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Steps towards campus involvement

Kyra Garabedian, Anchor Staff

Whether it is your first semester at Rhode Island College (RIC) or you are graduating in the spring, you have probably been encouraged to become involved on campus in one way or another. RIC has a wide variety of organizations and activities for students to explore. It just seems as though students are deterred from being involved in more activities than just going to class. 
During my first two years at RIC, I simply attended my classes and left campus. I never thought of joining a club or organization would be something for me because I was so busy. I didn’t enjoy spending free time on campus, so I never did. Now, I am part of three different organizations and have so many positive reasons to spend more time on campus. Most importantly, I have formed strong relationships with others I have similar interests with. This makes me feel like I’m not alone when I spend free time on campus.
Being a part of a club or organization can be an important way for students to meet others with similar interests. Especially with RIC being mostly a commuter school, this can be an important social aspect of college life for students. 
At the beginning of the semester, RIC holds an event during welcome week to allow students the opportunity to browse some of the student activities on campus. This is a great way for students to learn what they can be involved in, however, the only problem is the timing of this event. It takes students a few weeks to get used to their new schedules and settle into routine. The last thing they are thinking about is what extra elements they can add to their already busy schedules.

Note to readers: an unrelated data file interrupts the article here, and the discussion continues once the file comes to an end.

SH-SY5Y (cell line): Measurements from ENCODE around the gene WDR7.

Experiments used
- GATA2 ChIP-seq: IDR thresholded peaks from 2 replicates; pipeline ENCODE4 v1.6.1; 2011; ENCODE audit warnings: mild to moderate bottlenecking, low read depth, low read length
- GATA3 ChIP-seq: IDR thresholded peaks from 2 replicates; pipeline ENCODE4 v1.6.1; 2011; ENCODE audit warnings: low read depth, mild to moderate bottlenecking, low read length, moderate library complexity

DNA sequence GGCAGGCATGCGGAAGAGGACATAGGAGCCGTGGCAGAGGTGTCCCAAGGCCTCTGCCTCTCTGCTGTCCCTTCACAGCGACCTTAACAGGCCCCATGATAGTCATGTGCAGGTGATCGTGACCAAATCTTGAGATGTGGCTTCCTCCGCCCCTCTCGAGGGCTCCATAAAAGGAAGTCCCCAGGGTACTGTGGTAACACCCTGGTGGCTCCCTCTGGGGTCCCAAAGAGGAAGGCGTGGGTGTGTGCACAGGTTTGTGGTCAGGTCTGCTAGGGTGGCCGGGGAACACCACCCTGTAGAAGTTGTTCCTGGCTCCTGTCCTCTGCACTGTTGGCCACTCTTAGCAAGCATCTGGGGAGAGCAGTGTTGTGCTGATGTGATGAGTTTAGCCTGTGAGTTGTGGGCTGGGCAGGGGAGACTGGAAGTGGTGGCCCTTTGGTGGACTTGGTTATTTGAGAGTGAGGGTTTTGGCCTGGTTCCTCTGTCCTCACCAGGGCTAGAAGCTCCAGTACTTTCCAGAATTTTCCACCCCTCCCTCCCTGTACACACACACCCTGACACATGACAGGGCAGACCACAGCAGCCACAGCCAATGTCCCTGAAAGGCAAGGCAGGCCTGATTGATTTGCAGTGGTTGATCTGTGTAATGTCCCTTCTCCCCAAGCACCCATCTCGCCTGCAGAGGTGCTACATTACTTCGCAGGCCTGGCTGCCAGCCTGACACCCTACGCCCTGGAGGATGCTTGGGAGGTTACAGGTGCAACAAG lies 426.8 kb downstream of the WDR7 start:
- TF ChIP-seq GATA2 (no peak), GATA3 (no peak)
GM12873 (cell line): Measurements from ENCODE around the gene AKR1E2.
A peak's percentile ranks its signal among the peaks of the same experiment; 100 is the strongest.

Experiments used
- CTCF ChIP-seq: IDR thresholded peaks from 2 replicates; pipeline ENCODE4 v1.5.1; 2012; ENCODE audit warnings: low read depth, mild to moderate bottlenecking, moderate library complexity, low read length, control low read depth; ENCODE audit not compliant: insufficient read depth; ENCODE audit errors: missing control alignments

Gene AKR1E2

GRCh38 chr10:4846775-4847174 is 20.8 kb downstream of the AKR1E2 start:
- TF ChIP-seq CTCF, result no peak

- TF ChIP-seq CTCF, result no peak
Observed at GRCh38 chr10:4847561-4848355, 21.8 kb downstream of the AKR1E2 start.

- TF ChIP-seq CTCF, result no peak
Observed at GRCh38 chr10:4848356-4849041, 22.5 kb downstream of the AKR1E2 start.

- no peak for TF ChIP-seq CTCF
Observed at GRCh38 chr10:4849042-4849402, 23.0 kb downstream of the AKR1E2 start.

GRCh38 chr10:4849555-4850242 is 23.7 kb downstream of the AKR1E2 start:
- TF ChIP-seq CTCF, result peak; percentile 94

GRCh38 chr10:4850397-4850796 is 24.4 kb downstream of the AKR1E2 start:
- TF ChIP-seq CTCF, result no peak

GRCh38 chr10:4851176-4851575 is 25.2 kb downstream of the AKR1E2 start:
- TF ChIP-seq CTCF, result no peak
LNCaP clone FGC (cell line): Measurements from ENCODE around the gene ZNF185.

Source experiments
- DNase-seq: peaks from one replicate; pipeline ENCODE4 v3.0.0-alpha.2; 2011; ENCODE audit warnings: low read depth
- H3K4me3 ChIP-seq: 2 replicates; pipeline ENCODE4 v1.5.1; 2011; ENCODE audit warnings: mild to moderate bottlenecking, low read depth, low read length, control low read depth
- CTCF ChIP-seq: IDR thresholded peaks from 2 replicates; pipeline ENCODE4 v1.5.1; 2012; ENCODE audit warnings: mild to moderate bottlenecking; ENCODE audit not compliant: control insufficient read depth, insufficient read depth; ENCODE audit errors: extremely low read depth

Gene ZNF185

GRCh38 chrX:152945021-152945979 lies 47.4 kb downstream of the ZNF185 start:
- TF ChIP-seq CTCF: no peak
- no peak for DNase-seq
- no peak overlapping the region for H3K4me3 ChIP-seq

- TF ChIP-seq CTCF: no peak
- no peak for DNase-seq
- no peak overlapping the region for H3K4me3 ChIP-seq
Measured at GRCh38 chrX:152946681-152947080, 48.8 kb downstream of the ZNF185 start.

If RIC were to hold more events like this throughout the semester, students would have more opportunity to explore their options. When students feel more comfortable with their new schedules they might feel motivated to try something new. 
Student organizations and clubs could decide to participate in such events where they could have a table set up with information. Students can browse the different options while they are passing through which can spark their interest. Just having students together promoting campus involvement can help express the benefits of student organizations. 
I’m not saying every student needs to join three clubs like I did. However, I do think it is important for college students to explore what is available to them. It might seem like a big commitment to join an organization at first, but it doesn’t hurt to take the first step.